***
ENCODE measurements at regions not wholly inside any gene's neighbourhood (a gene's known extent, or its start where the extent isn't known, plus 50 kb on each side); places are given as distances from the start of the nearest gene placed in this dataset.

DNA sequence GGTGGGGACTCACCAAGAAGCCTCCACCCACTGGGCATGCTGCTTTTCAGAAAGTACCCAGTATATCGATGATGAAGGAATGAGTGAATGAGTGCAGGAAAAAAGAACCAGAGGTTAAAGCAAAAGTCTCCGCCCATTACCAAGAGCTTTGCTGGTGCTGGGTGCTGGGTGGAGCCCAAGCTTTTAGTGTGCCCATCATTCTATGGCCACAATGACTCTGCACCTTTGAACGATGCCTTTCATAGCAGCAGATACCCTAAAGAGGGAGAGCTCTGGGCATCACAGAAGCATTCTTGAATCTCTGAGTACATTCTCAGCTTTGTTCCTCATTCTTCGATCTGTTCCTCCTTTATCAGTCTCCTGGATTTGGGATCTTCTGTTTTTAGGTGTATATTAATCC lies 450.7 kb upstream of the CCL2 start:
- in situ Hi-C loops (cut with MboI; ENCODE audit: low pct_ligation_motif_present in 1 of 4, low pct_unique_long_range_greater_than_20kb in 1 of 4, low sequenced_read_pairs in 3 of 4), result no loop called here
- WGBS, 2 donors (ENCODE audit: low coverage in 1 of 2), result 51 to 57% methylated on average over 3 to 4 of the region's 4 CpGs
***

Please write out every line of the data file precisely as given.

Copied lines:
ENCODE measurements at regions not wholly inside any gene's neighbourhood (a gene's known extent, or its start where the extent isn't known, plus 50 kb on each side); places are given as distances from the start of the nearest gene placed in this dataset.

DNA sequence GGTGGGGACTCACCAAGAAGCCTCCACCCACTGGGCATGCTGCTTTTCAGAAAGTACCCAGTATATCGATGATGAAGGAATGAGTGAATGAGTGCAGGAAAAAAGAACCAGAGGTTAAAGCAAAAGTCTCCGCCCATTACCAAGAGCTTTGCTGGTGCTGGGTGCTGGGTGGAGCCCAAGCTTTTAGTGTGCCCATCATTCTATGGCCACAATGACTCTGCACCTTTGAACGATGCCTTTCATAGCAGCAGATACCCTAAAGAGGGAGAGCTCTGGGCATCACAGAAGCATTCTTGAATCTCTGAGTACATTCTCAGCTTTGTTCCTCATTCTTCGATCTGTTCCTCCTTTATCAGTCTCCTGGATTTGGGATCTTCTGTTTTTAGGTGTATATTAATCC lies 450.7 kb upstream of the CCL2 start:
- in situ Hi-C loops (cut with MboI; ENCODE audit: low pct_ligation_motif_present in 1 of 4, low pct_unique_long_range_greater_than_20kb in 1 of 4, low sequenced_read_pairs in 3 of 4), result no loop called here
- WGBS, 2 donors (ENCODE audit: low coverage in 1 of 2), result 51 to 57% methylated on average over 3 to 4 of the region's 4 CpGs